Building Green in a Red-Hot Market

VOL. 8 | NO. 26 | Saturday, June 20, 2015


Counting cranes has become a Nashville pastime, and the perks of all that development are clear – a robust economy, vibrant real estate market and more jobs.

Naturally, there is concern among some residents that all of the construction and increased population could harm the area’s environment, water and air quality and green space.

But does it have to go that way? How green is Nashville’s boom and how green can it remain? The best green development plans won’t trump unhealthy air or water or an overabundance of trash.

Other cities are solving similar problems and coping with the costs. Will Nashville follow the green development trends, be willing to pay for it and be able to give hordes of newcomers and new businesses the environment they demand?

“Development causes issues, but it is not rocket science to figure out how to not do that,” says Tiffany Wilmot, president of Wilmot Inc., a sustainability and green building consulting firm.

“Mayor Dean has done a good job at setting the stage for the next mayor to come in and do something. And we can look to other cities that are doing it, too.”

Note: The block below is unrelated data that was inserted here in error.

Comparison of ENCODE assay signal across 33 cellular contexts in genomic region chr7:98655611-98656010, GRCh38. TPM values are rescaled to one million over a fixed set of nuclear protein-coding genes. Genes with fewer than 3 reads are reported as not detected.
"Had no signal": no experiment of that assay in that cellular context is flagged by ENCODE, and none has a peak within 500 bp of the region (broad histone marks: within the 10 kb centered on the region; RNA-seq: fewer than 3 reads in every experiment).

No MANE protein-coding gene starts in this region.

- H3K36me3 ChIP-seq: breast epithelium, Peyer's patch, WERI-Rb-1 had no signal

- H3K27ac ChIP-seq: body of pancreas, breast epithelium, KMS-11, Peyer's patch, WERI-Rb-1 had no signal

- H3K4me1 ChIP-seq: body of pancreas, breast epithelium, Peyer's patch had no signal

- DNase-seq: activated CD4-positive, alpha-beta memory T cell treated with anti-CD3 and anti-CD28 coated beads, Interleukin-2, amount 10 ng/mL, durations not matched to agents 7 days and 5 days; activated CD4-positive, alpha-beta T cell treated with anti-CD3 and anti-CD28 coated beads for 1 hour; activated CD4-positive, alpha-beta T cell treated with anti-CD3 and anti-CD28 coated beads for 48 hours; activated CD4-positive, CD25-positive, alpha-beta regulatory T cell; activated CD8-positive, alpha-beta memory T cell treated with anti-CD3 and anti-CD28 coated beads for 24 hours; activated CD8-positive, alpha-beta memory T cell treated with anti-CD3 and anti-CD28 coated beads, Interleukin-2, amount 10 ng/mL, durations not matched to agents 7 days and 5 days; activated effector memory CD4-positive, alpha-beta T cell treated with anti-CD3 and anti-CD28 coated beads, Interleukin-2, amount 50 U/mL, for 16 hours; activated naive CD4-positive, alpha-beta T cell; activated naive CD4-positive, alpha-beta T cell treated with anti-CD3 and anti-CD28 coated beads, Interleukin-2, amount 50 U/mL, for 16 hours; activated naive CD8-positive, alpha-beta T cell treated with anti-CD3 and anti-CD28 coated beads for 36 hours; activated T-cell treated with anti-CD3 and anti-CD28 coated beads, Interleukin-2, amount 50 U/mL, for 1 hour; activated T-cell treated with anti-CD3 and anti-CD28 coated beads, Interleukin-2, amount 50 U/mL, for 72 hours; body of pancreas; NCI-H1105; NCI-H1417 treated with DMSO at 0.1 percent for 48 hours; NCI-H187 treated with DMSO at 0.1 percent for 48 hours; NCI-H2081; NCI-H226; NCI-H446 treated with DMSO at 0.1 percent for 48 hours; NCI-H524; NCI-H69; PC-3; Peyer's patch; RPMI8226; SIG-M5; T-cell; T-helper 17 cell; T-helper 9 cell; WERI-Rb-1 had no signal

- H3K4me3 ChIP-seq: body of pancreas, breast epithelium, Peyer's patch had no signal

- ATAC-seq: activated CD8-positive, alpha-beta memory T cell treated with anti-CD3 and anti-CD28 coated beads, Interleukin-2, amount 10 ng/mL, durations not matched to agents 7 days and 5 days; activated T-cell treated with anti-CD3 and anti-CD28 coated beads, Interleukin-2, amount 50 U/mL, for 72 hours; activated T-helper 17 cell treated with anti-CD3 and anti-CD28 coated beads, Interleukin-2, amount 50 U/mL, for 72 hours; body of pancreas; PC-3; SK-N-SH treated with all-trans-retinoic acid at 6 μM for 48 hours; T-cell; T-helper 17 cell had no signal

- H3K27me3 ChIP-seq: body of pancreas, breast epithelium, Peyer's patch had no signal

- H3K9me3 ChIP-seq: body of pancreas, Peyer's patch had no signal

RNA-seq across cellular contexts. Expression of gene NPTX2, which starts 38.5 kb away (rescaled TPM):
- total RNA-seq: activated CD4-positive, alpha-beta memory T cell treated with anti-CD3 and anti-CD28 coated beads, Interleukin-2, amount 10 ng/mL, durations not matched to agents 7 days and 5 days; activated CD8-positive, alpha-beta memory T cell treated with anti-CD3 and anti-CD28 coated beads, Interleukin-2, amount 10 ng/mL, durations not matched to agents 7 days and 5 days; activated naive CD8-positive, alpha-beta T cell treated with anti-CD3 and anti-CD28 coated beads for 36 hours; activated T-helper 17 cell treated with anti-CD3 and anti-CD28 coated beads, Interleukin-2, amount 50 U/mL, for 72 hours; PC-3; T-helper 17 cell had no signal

And it’s not just the usual suspects like Seattle and San Francisco that have embraced green development. Milwaukee, Cincinnati, Austin and Charlotte are at the forefront.

“Everybody is doing this now,” Wilmot says. “We don’t have to make it up ourselves.

“What we can do is look at what they have done and pull what will work for us. We can look at the places that do have the same geology as we do and what they have been doing.

“They are using new techniques, and old ones, and technologies to improve the environment rather than degrade it. I have a very positive outlook about this because we are not going to be the first. I don’t want us to be the last, but we have the benefit of being able to copy what other people have done.”

When growth works

One need only to look at The Gulch as an example of the growth boom that has been a boon for sustainability.

In 2007, the United States Green Building Council began a pilot certification program for large-scale developments called LEED for Neighborhood. The program certifies neighborhoods that integrate the principles of smart growth, new urbanism and green building, identifying projects that are pioneering examples of sustainable design.